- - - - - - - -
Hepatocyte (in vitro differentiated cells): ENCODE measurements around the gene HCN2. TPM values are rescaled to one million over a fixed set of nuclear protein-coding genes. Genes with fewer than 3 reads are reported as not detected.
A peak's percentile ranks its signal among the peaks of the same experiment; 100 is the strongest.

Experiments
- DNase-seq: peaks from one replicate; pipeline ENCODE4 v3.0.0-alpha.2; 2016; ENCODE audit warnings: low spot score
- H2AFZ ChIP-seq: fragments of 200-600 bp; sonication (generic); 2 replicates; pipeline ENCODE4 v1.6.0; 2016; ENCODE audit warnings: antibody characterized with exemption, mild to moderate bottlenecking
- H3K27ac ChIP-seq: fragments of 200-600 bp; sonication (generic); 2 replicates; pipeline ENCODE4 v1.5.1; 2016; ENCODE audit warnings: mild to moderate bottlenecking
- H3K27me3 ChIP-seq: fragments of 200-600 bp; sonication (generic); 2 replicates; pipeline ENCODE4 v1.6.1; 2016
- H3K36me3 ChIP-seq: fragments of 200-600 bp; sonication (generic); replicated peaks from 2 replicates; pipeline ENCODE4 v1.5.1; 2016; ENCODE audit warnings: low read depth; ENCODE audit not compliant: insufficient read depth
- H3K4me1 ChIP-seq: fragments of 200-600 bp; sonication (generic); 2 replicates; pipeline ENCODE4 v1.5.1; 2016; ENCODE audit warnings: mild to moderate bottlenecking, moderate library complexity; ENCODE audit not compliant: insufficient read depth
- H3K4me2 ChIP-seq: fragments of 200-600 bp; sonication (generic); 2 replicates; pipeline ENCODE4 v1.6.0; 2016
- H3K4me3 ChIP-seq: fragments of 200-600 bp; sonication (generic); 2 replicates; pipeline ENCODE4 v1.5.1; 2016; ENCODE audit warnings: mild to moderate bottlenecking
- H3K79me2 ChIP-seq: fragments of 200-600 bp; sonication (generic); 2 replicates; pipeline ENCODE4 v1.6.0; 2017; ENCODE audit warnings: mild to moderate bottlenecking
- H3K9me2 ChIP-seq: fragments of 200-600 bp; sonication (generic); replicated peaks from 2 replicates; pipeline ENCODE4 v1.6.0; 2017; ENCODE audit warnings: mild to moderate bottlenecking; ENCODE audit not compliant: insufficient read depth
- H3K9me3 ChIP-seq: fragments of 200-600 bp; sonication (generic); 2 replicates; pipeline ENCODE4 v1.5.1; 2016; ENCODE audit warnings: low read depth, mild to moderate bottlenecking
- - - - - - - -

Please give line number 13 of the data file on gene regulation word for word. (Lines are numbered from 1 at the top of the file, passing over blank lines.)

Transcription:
- H3K9me2 ChIP-seq: fragments of 200-600 bp; sonication (generic); replicated peaks from 2 replicates; pipeline ENCODE4 v1.6.0; 2017; ENCODE audit warnings: mild to moderate bottlenecking; ENCODE audit not compliant: insufficient read depth